REPORT: Measuring Wage Parity’s Impact on NYC Home Care Aides
A new report from PHI Medicaid Redesign Watch, The Impact of Wage Parity on Home Care Aides: How Better Wages Affect Public Benefits, Tax Credits, and Family Income examines how a recent increase in the wages of New York City home health aides from $8 to $10/hour affects workers’ eligibility for public benefits (e.g. SNAP/food stamps, housing and child care assistance, and Home Energy Assistance) and tax credits such as the Earned Income Tax Credit (EITC).
As part of New York’s Medicaid Redesign, Governor Andrew Cuomo (D) included a provision in law to bring the wages of home attendants and home health aides (who historically had been paid less though they had higher training standards and more responsibilities) into alignment. Together these workers comprise one of the city’s largest occupational groups, numbering 150,000, or one in seven low-wage workers.
Knowing that about half of New York’s home care aides rely on public benefits to support their families, PHI decided to explore how the 25 percent wage increase would affect a family’s total income (the sum of wages, plus the value of public benefits, plus the value of tax credits). Because of the complexity of the interaction of these variables, PHI partnered with Wider Opportunities for Women (WOW), a nonprofit that focuses on the economic security of women and their families. The WOW Economic Security Simulator was used to assess total monthly income for aides living in different family situations and working anywhere from 20 to 55 hours per week.
The report concludes that overall, the wage increase has been a net benefit to most home health aides. However, the aides are still subject to a perverse system of public benefits that generally decreases assistance at the rate at which wages increase. As a result, many aides will hit a “benefit plateau” — that is, their total family income will remain virtually stable after working about 30 hours per week when the value of the benefits is taken into account. There is little or no incentive to increase work hours when those additional hours “pay” less than minimum wage as a result of decreases in public benefits. (See chart below, in which an aide’s total economic security increases by only $300 per month as she increases her work hours from 30 to 40 hours per week.)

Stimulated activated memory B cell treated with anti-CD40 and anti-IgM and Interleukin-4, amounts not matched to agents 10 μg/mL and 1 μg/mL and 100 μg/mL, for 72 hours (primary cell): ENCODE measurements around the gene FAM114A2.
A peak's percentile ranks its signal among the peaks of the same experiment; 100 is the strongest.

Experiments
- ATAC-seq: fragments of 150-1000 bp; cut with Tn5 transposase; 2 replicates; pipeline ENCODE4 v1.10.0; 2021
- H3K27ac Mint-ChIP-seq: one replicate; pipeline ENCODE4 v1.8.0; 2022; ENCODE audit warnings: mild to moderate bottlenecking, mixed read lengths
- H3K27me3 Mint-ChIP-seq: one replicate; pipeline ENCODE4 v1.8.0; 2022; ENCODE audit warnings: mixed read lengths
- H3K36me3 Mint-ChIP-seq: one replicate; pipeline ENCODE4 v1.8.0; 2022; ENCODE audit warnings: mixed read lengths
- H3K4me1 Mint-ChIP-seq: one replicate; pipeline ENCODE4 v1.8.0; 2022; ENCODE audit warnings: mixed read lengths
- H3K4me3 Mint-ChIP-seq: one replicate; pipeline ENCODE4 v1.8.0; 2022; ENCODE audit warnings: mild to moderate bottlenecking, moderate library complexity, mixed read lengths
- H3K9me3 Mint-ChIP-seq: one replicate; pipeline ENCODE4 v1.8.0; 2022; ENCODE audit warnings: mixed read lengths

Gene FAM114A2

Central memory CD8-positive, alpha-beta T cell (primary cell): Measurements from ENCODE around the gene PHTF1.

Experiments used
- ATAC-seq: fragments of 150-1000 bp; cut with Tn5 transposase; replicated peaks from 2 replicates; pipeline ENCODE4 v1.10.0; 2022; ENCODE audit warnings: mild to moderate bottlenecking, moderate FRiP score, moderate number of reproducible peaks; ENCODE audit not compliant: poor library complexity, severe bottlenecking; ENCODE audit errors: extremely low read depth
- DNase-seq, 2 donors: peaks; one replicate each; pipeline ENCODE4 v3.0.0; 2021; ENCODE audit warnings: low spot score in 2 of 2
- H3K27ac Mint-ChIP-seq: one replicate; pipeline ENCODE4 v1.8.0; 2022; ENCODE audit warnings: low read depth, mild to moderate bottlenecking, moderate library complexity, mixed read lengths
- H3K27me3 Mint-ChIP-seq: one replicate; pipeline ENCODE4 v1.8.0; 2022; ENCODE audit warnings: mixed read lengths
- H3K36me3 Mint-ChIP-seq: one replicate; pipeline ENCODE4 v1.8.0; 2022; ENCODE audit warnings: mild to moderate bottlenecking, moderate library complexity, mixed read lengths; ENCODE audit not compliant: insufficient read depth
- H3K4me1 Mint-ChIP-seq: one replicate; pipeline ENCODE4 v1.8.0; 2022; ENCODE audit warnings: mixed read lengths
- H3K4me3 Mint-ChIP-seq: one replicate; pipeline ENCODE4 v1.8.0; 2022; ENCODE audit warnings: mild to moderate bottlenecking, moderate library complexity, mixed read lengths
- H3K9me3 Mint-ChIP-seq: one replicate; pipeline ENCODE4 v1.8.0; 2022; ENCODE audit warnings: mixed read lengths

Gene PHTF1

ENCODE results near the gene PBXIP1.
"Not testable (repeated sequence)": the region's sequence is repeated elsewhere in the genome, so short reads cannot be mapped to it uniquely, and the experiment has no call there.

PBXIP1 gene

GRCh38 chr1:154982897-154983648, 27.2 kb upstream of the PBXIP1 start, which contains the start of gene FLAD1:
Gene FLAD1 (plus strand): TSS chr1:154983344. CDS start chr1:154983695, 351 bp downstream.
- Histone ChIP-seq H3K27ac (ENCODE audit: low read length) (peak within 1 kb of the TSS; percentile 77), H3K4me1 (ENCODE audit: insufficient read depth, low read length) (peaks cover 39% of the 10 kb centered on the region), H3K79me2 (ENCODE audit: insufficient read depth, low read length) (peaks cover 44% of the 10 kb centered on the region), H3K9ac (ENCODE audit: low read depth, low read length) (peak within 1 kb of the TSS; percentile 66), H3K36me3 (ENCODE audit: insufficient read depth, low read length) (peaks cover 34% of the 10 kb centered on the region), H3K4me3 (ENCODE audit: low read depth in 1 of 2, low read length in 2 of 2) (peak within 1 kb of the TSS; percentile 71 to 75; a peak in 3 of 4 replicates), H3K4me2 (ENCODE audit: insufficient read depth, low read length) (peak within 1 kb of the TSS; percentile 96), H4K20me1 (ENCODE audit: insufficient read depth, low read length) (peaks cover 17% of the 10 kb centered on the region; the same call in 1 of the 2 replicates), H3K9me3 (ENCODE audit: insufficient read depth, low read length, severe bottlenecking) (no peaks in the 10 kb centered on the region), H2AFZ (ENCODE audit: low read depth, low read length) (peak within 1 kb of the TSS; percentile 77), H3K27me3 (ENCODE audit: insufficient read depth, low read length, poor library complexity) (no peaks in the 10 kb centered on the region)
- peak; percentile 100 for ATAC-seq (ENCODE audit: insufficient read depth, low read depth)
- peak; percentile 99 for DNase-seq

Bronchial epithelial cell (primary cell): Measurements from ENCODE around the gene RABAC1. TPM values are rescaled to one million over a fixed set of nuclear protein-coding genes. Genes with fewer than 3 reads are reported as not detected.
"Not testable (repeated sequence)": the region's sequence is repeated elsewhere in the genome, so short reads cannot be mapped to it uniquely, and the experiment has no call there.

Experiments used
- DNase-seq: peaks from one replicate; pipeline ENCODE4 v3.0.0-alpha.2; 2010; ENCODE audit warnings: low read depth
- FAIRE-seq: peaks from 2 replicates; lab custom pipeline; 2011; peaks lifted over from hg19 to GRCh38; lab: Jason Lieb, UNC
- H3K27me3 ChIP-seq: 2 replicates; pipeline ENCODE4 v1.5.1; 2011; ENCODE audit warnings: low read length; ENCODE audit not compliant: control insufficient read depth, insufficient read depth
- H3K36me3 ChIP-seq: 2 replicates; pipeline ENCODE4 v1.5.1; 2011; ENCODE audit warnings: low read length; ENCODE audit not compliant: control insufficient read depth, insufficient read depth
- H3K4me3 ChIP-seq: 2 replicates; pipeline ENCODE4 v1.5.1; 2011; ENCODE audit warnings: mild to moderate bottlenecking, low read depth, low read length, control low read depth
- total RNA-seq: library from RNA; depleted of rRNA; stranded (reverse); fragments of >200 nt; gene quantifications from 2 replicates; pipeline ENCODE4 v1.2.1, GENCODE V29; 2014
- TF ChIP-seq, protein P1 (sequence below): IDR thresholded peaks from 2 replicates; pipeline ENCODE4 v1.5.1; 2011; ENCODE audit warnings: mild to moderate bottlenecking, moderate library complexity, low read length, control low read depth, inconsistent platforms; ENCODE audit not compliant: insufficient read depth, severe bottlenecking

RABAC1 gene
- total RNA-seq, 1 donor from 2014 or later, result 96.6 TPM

The report makes several recommendations to increase the financial security of home care aides, who provide vital services to individuals who as a result of age or disability need assistance to live independently:
For Home Care Aides: Provide individual aides seeking to maximize their “zone of economic stability” with one-on-one, confidential guidance from a counselor who is intimately knowledgeable of federal and New York City public benefit and tax credit criteria.
For Home Care Employers: Provide employees with access to confidential guidance from knowledgeable counselors, most likely by referring aides to organizations sophisticated in public benefit and tax matters. In addition, employers should support their employees by providing low-cost or no-cost access to tax preparers who are knowledgeable about the EITC and child care and dependent tax credits. For a single mother with two young children, the EITC can provide an additional $700/month in income or a 50 percent increase in family income.
For New York State and New York City Public Policymakers: Continue to work toward a more rational structuring of public benefits and tax credits — specifically, to better reward work. In particular, New York State should expand the percentage of the state EITC from 30 to 35 percent of the federal credit (such legislation was introduced in 2013 in the Assembly), and expand the eligibility ceiling for receiving 110 percent of the federal Child and Dependent Care Credit from $25,000 to $35,000. Similarly, New York City should increase the city’s EITC from 5 percent of the federal EITC to 10 percent.